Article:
Ardvreck Castle, a ruinous old stronghold of the MacLeods of Assynt, in a beautiful spot on the banks of Loch Assynt, with the ruin of Calda House, a later house of the Mackenzies, nearby, near Inchnadamph, in Sutherland in the north of Scotland.
Sutherland & Caithness: About 1.25 miles north and west of Inchnadamph, on foot west of A837, on promontory on north side of Loch Assynt, at Ardvreck Castle.
Ruin or site NC 240236 OS: 15 IV27 4HL
OPEN: Access at all reasonable times – view from exterior.
Colour photos by (©) Tom Wolf www.tom-wolf.com
Colour photos as captioned by © Brian Nicholson (instagram @cyclingbrian68)
Standing on a peninsula in the remote and picturesque Loch Assynt, Ardvreck Castle consists of a ruined square tower of three storeys, with a round stair-turret corbelled out to square. The castle
was much altered in the 16th century, and there was a walled garden. A rampart cut off the peninsula.
The basement was vaulted, and the walls are pierced by shot-holes.
This was a property of the MacLeods of Assynt, who built the castle, and Donald Macleod of Assynt is on record in the 1640s. It was where James Graham, Marquis of Montrose, took refuge in 1650 after losing the Battle of Carbisdale. Montrose was betrayed to the Covenanters, and subsequently executed in Edinburgh, his body dismembered and displayed in public.
The castle was sacked in 1672 by the Mackenzies, and was replaced by Calda House [NC 254234], south-east of Ardvreck by the main road and also on the shore of Loch Assynt, itself burnt out by the MacRaes in 1760 and never restored. The property had passed to the Mackenzies, but they were forfeited after the Jacobite Rising, and it was sold to the Earl of Sutherland in 1758.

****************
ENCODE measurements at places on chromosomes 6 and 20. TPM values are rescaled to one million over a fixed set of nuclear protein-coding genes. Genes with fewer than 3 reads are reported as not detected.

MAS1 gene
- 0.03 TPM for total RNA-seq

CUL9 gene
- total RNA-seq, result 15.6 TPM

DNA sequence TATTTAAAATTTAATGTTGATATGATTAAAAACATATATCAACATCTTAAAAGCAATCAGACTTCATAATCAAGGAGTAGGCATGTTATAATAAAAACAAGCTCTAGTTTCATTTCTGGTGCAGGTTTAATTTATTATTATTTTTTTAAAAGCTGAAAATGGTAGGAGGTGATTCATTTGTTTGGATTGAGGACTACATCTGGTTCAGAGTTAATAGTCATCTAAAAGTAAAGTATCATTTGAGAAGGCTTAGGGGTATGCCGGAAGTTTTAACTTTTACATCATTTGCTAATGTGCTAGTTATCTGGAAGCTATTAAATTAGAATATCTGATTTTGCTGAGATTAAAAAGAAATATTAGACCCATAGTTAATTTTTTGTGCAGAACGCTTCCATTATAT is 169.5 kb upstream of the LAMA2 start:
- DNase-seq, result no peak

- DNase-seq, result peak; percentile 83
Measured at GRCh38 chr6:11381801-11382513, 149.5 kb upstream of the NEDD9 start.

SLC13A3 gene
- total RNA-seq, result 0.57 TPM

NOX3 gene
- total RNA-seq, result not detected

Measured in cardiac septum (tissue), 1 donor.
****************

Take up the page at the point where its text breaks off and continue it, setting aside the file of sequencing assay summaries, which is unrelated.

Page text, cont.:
The castle is said to be haunted by the weeping ghost of one of the daughters of a MacLeod chief, who threw herself out of one of the windows after being promised to the Devil, as well as the
ghost of a tall man, clad in grey.
The MacLeods has a burial vault at Inchnadamph [NC 249220]. The church dates from the middle of the 18th century but replaced a much older building from the 15th century, in which the burial vault was constructed. There are old memorials in the burial ground.
Sutherland & Caithness: About 1.0 miles north and west of Inchnadamph, just west of A837, on north side of Loch Assynt, at Calda House.
Ruin or site NC 244234 OS: 15 IV27 4HL
Calda House consists of a large and substantial ruinous mansion of two stories with double gables, and replaced Ardvreck Castle [NC 240236]. ‘Caldarr’ is marked on Pont’s map of Assynt, although it does not appear to be associated with any building. The name is also given as Edderchalder in MacGibbon and Ross.
The lands were a property of the MacLeods of Assynt, but passed to the Mackenzies, and they built the house about 1660. The family were said to have held riotous parties, and soon became short of money. The house was plundered and torched in 1737, perhaps deliberately by the Mackenzies as they were in debt. The Mackenzies were forfeited after the Jacobite Rising, and the house was sold to the Earl of Sutherland in 1758. The house is said to have been burnt out again, this time by the MacRaes in 1760, and it was never restored.
The ruins are said to be haunted, after one of the Mackenzies’ wild parties continued from the Saturday well into the morning of the Sabbath. The building
is said to have been engulfed in flames, perhaps after being struck by lightning, roasting nearly all those inside, divine punishment, it was said, for desecrating the Sabbath. Only one man was
saved, a piper who refused to play into Sunday morning.
The ruins are said to be haunted by the apparition of a woman. There are also reports of eerie lights seen around Calda, in the middle of the night, making motorists think that cars are approaching, although they then do not encounter any other vehicles.
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